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Exmouth >  Google™ Map Sep 2023  Devon Coat of Arms

exe Unknown (river name) + mūða Old English (large) river mouth, estuary. Population - 35,488.

England-Devon Flag UK > England > Devon

Sep 2023

Devon Coat of Arms

Here is down on the coast in South Devon and the mouth of the River Exe, naturally, so it's easy enough to find even for this pair of navigational ninnies. This is estuary territory making for a sandy situation, all one-and-a-half mile of it and some if you're prepared to head around a headland.

Exmouth Beach

No time today, however, to get some golden grit where you don't want it, this is a simple overnighter and, besides, there's a promenade that looks like it needs a right good walking down.

It's reassuringly old-skool along most of the one-and-a-half mile of the promenade and nowhere no more so than at the Pavilion Theatre.

Exmouth Pavilion

Impressionable turns of Shaky Stevens and Zed Leppelin aren't strictly a summer thing although Jackson Michael might well have been packing 'em in during June and July back when it was still OK to do so.

Those are the months that the town really starts to jump, they say, and when the Harbour View will need a few more books of raffle tickets to confirm the purchase of your fry-up.

Not that it's quite so quiet in what's nearly into October and these Premier-like lodgings are, for once, unable to accommodate.

Exmouth - Premier-like Lodgings
Exmouth - Clock Tower

It's not thought the crowds are down to deliberate, and not accidental, tickers of Queen Victoria Jubilee Clock Towers. This one appeared on or around 1897 for some diamond work on that front and there was talk of one 10 years earlier for some inferior golden work but it can at least be confirmed it's not running late, these days.

  Manor Hotel (The Beacon)

There might well be no room at the Premier Inn so it's up onto the Beacon where a few overnight accommodators still operate from a fine stretch of townhouses with views of the sea.

There is, indeed, a view of the sea, it's there between the land and the sky, but no Sydney Opera House, Hanging Gardens of Babylon or herds of wildebeest sweeping majestically across the plain as one might expect down here in South Devon.

Lovely stuff, so far, but things go all hipster at whoever Mickey is's Beach Bar and Restaurant and what's believed to be called a 'parade' of outlets.

Exmouth - Mickeys Beach Bar and Restaurant

Cupcakes and coffee are very much of the artisan variety and £25 at the time of writing for an 'Indonesian' veggie curry. Isn't that just taking the Mickey, whoever he is?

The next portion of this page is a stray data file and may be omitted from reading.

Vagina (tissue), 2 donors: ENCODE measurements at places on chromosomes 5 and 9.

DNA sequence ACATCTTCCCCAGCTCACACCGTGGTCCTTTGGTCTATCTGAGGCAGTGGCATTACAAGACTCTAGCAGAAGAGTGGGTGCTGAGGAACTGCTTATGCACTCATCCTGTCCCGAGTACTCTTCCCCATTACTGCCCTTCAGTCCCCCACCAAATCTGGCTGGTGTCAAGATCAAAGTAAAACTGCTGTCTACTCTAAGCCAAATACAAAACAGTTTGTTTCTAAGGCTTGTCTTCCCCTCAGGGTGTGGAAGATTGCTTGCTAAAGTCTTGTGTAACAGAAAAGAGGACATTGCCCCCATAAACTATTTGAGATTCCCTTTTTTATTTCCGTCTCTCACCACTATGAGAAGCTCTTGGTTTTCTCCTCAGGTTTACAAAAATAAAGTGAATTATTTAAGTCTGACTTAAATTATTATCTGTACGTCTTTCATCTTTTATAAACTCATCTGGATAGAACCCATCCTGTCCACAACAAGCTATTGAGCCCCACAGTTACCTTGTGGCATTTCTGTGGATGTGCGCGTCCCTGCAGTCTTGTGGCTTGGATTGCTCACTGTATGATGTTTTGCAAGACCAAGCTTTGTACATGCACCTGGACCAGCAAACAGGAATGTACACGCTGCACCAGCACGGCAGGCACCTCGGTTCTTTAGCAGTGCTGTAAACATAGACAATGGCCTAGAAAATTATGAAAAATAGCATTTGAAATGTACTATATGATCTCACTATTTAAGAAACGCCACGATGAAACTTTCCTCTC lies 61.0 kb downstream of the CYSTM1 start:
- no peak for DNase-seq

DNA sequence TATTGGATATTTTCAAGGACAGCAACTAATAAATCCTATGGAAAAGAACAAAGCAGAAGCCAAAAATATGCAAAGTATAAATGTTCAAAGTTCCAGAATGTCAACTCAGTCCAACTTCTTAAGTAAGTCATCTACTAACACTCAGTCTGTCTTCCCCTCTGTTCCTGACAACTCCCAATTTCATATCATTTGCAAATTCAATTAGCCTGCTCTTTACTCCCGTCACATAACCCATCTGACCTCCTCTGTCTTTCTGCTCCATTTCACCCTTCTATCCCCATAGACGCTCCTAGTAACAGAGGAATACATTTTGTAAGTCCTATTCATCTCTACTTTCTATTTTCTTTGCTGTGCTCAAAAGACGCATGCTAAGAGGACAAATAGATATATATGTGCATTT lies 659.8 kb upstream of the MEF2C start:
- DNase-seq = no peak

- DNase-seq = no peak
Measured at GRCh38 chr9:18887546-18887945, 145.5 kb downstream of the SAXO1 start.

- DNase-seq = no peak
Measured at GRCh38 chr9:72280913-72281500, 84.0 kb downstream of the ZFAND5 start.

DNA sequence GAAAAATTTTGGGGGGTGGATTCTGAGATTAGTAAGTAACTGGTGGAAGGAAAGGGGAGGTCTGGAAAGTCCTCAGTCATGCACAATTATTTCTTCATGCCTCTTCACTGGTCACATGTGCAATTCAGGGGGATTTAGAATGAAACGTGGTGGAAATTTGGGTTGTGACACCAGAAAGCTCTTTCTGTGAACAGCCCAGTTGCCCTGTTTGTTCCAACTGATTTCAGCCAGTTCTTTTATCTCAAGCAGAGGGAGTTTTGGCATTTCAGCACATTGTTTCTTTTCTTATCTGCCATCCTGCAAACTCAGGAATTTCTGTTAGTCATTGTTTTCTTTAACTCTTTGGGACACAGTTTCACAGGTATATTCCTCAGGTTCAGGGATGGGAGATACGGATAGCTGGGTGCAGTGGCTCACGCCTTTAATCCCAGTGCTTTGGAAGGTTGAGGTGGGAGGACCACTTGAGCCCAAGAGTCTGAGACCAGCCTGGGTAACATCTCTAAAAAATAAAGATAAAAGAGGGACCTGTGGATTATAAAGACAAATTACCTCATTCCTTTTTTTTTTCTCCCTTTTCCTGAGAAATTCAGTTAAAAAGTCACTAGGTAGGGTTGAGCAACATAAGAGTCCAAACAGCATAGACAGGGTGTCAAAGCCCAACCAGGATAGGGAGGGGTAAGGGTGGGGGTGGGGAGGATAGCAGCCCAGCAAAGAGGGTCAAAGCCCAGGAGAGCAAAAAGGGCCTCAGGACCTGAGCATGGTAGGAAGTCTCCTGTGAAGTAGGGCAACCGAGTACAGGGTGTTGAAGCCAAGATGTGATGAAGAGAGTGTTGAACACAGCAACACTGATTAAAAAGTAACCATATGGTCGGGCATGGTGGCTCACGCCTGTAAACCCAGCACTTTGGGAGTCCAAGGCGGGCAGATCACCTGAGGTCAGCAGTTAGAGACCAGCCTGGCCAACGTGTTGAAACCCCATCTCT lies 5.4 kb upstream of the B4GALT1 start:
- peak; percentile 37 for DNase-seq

There doesn't look to be too much life beyond, not unless you need rescuing at sea.

Exmouth - To Orcombe Point

Intrepid types, however, can continue over the headland to a couple of viewpoints of interest and collapsing cliffs, not shown, before more sand but this time with a blue flag.

Not everything is quite so well-tended shrubbery-wise and there's something much wilder just beyond Mickeys. The Maer is a local nature reserve with an even more local name and is best described as sandy heathland.

Exmouth - Sensory Garden
Exmouth - The Maer

That makes it a suitable site for skylarks who can be heard and seen ascending then descending then ascending then descending etc, when in season.

It's bordered by a cricket pitch and that yet-to-be-fathomed association of pirates and the type of golf that's never quite as crazy as advertised.

Exmouth - Leisure Amusements

Having already mentioned larks on a downward spiral, so this is what Russell Brand is up to these days, eh?

That looks to be all one-and-a-half mile of the promenade done so it's a colourful detour dodging raindrops towards town to see what's being offered there.

Exmouth - St Andrew's Road
Exmouth - Strand

Why, there's only a square that's nearly as big as Trafalgar and, get this, it sits on a similarly named Strand.

  The Merchant (Strand)

It might have the whiff of a Wetherspoon™s in size and interior design but they're a far craftier bunch if you look closely at the pumps. The young chap behind the bar is keen to chat, a little too keen to be honest, but here is ideal for a nightcap after some fine dining if Prezzo™s is your benchmark, that is.